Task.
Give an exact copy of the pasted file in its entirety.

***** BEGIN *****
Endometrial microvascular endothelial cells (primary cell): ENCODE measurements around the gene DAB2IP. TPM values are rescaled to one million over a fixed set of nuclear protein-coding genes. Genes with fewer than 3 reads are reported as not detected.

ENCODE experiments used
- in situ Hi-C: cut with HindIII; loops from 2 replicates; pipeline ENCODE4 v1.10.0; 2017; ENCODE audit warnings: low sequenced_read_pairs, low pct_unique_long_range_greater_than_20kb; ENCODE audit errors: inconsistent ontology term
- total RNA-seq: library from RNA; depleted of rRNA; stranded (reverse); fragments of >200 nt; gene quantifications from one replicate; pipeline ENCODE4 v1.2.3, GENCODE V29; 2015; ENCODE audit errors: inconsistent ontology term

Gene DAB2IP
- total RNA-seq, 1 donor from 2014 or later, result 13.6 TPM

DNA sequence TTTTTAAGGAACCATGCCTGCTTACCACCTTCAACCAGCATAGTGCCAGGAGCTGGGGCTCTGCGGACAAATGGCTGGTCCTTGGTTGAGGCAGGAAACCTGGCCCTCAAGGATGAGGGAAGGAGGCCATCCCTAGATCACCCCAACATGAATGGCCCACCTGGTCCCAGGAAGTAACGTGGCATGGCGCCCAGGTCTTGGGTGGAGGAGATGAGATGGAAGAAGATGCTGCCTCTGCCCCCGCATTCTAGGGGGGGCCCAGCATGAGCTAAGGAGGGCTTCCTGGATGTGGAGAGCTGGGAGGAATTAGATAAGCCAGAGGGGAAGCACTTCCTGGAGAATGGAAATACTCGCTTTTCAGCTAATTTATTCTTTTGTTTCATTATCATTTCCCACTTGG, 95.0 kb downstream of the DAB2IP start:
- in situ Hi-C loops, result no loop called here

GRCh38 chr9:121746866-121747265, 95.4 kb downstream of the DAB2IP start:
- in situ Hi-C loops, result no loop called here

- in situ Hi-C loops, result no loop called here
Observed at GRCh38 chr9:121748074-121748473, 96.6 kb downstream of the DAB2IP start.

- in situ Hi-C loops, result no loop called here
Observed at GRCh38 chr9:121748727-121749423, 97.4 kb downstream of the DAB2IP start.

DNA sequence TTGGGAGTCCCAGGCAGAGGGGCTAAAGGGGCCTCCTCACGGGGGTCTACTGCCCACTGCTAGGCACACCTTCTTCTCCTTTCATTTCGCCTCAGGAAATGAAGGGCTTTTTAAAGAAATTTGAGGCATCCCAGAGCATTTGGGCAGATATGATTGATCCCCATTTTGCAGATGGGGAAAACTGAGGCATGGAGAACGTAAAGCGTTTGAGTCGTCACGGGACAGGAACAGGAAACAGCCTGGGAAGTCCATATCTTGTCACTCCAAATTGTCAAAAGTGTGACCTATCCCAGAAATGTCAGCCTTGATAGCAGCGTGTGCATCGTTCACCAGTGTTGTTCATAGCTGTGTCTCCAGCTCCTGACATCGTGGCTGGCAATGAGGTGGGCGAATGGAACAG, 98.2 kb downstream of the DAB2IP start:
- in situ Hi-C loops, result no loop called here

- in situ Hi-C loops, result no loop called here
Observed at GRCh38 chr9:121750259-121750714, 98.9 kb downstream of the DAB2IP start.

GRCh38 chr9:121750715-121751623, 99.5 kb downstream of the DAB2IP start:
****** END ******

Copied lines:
Endometrial microvascular endothelial cells (primary cell): ENCODE measurements around the gene DAB2IP. TPM values are rescaled to one million over a fixed set of nuclear protein-coding genes. Genes with fewer than 3 reads are reported as not detected.

ENCODE experiments used
- in situ Hi-C: cut with HindIII; loops from 2 replicates; pipeline ENCODE4 v1.10.0; 2017; ENCODE audit warnings: low sequenced_read_pairs, low pct_unique_long_range_greater_than_20kb; ENCODE audit errors: inconsistent ontology term
- total RNA-seq: library from RNA; depleted of rRNA; stranded (reverse); fragments of >200 nt; gene quantifications from one replicate; pipeline ENCODE4 v1.2.3, GENCODE V29; 2015; ENCODE audit errors: inconsistent ontology term

Gene DAB2IP
- total RNA-seq, 1 donor from 2014 or later, result 13.6 TPM

DNA sequence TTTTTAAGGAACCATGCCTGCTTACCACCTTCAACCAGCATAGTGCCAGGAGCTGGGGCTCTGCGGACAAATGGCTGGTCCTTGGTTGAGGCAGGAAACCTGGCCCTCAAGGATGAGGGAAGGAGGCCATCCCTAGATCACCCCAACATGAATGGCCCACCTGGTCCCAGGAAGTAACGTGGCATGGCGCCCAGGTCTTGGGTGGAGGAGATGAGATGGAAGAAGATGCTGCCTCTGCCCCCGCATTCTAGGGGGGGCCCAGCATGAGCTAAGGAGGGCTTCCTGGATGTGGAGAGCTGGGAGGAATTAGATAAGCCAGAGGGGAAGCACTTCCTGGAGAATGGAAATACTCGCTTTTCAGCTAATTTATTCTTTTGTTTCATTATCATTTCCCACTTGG, 95.0 kb downstream of the DAB2IP start:
- in situ Hi-C loops, result no loop called here

GRCh38 chr9:121746866-121747265, 95.4 kb downstream of the DAB2IP start:
- in situ Hi-C loops, result no loop called here

- in situ Hi-C loops, result no loop called here
Observed at GRCh38 chr9:121748074-121748473, 96.6 kb downstream of the DAB2IP start.

- in situ Hi-C loops, result no loop called here
Observed at GRCh38 chr9:121748727-121749423, 97.4 kb downstream of the DAB2IP start.

DNA sequence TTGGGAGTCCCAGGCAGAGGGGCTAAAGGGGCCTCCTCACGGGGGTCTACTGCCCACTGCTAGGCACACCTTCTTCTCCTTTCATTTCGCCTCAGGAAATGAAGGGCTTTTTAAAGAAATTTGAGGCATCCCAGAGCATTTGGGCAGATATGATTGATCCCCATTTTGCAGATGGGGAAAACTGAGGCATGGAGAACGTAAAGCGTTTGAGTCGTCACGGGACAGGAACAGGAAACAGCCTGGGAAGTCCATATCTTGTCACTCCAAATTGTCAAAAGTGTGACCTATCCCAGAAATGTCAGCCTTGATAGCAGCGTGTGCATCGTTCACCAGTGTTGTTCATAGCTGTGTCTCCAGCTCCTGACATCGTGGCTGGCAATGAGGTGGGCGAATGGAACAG, 98.2 kb downstream of the DAB2IP start:
- in situ Hi-C loops, result no loop called here

- in situ Hi-C loops, result no loop called here
Observed at GRCh38 chr9:121750259-121750714, 98.9 kb downstream of the DAB2IP start.

GRCh38 chr9:121750715-121751623, 99.5 kb downstream of the DAB2IP start: